After an unsuccessful search for a new coordinator, the College Park City Council has decided the city will be in charge of the Downtown Food Truck Hub, located at the former site of the Little Tavern on Route 1.
The city will take on the $525 licensing fee associated with being coordinator of a Food Truck Hub in Prince George’s County for 60 days or fewer, rather than a $3,675 fee for a whole year. The hub will operate Fridays and Saturdays during the spring and fall. On the days it is open, the hub will run from 5 p.m. to midnight like it did last year.
Ryan Chelton, the city’s economic development coordinator, said College Park still requires some documents to apply to be a coordinator, but the hub should be in operation later this month. The city will need a letter of support from the area where the hub will be located in College Park, as well as permission from the property owner. Another letter of support is required to allow the hub to operate until midnight, District 2 Councilman P.J. Brennan said.
“We have a significant population that’s active down there that’s looking for places to eat during that time, so it made sense to keep them open and keep them competitive with the other business establishments in the area,” he said.
The hub is an important way to liven the downtown area, Mayor Patrick Wojahn said, adding that Chelton will assume the duties of food truck hub coordinator. This includes getting food trucks to come to the hub and rotating through food truck vendors who wish to operate at the location, which was popular among residents last year.
Last year, Q-Truck — a food truck specializing in quesadillas — as well as Capital Chicken and Waffles were at the debut. Chelton said Blue Ming, Halal Kitchen and Jammin Flava are among the food trucks who have shown interest in joining the hub.
While food trucks need licenses to operate, the city will not charge food truck vendors who come to the hub any additional fees to be there, Wojahn said.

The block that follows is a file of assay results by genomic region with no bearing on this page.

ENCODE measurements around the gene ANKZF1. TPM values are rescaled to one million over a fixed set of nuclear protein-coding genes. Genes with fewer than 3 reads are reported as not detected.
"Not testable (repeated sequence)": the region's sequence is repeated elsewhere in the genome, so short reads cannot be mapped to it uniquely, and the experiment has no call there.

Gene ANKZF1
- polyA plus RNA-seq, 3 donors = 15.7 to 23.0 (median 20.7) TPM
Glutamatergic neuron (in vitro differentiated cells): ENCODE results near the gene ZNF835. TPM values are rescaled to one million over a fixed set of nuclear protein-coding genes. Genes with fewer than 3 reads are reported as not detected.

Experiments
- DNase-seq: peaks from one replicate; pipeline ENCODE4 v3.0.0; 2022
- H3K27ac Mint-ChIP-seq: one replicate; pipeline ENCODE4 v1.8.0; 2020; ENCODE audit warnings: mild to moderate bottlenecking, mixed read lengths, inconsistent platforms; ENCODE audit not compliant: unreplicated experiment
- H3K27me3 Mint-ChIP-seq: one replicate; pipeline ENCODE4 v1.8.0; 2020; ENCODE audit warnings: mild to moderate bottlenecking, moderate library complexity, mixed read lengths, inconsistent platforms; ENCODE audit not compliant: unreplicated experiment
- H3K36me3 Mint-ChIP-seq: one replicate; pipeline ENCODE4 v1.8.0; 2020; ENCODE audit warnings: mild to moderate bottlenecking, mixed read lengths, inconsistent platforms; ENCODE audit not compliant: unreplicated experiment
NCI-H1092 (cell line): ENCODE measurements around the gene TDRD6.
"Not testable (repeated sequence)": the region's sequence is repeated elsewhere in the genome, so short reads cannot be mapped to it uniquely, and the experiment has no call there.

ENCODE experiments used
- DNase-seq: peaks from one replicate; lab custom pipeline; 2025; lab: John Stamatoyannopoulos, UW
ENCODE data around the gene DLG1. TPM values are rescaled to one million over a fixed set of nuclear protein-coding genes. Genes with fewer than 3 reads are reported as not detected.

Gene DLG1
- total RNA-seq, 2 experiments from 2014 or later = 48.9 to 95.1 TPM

College Park Ventures, a company run by University of Maryland alumni and a then-student who owned Q-Truck, coordinated the hub last year. The owners sold the truck and are no longer in the food truck business, Chelton said.
The city tried to find other vendors willing to pay the requisite licensing fee and become coordinator but couldn’t find any, Brennan said.
“Those other operators indicated the same thing — that the cost was too high and not worth their investment in College Park,” he said.
Local food truck owners were disappointed they could no longer operate at Little Tavern Park with no coordinator, so they began operating at other food truck hubs within Prince George’s County, including the Discovery District Hub and the Town Center Market in Riverdale, Chelton said. Since county legislation allowing food truck hubs to operate within the county was passed in 2015, four have opened.
“The supply of demand isn’t always consistent in the downtown area, because the students are a major consumer in that area and they come and go during the semesters,” Brennan said.